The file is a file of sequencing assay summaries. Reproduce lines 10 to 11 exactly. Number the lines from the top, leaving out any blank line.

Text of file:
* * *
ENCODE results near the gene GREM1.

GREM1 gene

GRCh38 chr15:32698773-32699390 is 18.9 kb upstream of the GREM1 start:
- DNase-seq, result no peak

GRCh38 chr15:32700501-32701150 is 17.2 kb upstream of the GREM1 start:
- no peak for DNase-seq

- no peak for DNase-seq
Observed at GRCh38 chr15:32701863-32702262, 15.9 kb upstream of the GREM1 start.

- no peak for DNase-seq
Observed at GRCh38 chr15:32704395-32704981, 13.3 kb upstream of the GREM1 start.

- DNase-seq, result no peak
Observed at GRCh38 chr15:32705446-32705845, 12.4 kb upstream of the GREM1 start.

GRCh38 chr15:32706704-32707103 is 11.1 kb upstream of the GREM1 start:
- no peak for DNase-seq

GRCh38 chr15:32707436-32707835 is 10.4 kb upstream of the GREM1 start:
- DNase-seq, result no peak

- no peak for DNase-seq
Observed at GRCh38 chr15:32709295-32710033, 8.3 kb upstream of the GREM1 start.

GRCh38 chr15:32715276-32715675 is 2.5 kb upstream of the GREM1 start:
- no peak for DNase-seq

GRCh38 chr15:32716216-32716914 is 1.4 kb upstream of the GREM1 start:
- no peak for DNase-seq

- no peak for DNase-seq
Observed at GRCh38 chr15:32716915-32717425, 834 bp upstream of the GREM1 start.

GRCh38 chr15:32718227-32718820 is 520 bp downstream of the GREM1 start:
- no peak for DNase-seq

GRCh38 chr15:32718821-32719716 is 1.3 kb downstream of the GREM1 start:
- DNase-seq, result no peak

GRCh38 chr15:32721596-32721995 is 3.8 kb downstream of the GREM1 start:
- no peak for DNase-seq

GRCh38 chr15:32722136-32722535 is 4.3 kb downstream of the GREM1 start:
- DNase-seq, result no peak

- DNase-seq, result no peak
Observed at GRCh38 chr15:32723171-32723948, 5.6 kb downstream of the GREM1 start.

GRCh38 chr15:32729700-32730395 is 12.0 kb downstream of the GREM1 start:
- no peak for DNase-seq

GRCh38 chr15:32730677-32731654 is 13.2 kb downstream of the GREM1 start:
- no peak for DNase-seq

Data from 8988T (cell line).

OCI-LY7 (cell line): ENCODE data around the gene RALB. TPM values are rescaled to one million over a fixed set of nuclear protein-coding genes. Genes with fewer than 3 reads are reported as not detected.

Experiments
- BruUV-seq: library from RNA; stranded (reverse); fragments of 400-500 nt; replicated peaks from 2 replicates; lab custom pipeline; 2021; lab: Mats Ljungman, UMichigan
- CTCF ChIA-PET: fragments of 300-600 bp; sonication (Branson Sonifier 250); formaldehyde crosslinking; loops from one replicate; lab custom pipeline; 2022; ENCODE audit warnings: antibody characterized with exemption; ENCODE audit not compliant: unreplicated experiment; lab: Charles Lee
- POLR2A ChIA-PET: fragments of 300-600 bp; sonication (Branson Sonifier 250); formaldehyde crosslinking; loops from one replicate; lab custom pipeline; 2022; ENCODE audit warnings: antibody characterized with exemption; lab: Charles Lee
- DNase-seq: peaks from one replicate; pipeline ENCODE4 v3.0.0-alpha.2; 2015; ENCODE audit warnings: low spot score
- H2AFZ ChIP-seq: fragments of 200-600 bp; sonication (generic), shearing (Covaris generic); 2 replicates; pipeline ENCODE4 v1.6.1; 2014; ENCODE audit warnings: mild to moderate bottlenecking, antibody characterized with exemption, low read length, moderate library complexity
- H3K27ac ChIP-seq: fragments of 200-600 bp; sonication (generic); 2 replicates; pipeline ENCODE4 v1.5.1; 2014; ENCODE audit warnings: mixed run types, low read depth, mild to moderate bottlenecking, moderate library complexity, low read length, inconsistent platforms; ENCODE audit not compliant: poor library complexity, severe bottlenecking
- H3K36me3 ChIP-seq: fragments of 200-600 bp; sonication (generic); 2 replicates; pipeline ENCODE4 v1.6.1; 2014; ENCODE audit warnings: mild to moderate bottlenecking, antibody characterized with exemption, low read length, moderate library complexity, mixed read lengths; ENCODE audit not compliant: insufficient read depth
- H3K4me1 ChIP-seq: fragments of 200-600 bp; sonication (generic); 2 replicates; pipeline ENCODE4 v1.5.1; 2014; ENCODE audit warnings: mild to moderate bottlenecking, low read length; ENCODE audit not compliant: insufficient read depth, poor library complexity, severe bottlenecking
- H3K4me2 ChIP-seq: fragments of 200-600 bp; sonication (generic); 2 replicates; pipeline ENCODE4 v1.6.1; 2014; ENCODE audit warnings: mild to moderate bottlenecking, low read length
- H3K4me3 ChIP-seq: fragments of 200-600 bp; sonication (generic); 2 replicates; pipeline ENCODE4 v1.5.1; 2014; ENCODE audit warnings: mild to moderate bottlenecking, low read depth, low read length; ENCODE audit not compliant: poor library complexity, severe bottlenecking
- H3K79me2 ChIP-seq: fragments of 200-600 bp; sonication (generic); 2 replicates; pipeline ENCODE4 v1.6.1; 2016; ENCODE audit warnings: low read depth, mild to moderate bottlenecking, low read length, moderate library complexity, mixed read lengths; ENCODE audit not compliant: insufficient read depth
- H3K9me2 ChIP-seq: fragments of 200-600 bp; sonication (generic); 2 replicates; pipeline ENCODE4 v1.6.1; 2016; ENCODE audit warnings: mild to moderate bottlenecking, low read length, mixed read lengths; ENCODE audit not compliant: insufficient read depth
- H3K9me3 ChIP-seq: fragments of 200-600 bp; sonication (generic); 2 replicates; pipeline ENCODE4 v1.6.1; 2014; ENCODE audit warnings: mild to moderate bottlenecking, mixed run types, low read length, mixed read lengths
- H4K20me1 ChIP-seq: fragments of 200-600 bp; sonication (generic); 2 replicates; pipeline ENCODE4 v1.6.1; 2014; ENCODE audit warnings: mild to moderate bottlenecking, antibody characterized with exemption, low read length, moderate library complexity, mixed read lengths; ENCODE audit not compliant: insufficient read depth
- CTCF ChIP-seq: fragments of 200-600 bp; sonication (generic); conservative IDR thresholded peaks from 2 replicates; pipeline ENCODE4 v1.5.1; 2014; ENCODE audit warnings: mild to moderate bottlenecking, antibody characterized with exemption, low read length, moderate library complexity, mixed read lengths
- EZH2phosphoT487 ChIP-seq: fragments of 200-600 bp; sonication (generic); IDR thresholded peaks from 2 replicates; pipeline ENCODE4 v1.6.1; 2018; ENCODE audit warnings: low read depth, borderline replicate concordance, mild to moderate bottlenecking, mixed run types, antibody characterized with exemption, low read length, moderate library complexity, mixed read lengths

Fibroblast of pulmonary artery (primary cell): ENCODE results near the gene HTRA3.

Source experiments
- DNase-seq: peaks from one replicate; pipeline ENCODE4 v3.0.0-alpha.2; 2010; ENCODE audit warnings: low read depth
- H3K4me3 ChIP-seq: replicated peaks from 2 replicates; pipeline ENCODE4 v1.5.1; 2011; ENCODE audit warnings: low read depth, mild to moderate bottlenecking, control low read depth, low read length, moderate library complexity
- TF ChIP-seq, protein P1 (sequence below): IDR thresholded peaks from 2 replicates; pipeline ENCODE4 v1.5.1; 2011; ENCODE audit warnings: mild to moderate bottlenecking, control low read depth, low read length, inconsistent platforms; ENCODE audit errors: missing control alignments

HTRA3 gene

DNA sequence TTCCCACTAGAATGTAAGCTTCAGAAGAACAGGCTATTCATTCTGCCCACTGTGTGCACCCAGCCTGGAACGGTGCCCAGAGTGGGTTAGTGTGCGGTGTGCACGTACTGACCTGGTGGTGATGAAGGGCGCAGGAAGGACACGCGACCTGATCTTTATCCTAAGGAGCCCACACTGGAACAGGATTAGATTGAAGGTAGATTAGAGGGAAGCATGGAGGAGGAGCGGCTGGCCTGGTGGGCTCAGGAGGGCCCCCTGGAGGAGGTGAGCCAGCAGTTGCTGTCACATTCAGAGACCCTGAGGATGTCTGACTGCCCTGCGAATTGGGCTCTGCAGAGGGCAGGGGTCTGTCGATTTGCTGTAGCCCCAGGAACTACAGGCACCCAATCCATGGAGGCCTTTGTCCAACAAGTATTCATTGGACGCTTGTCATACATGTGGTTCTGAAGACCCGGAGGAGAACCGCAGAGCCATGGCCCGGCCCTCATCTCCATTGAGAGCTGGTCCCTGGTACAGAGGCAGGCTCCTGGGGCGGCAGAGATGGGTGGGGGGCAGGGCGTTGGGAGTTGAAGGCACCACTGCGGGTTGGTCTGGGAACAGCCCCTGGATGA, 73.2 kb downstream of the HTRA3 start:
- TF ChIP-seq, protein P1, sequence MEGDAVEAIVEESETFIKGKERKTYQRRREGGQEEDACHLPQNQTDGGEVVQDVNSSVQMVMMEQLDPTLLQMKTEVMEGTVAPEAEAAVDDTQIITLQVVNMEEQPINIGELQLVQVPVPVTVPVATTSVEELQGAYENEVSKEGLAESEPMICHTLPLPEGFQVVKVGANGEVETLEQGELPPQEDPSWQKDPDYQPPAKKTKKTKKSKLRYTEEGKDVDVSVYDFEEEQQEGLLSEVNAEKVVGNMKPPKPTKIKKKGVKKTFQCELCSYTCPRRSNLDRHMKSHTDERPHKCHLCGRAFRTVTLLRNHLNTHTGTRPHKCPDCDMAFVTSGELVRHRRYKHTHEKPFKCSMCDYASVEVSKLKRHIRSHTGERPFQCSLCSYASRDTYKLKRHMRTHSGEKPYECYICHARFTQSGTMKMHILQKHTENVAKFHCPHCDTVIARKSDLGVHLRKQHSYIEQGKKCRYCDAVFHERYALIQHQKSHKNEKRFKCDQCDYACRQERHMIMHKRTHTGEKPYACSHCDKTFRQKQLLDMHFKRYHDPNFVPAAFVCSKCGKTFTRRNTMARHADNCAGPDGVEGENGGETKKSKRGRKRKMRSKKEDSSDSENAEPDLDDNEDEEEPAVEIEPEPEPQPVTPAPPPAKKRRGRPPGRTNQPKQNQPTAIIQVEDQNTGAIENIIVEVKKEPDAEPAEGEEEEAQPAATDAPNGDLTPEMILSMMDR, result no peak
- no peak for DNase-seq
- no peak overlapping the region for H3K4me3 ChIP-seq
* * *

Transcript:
Observed at GRCh38 chr15:32704395-32704981, 13.3 kb upstream of the GREM1 start.

- DNase-seq, result no peak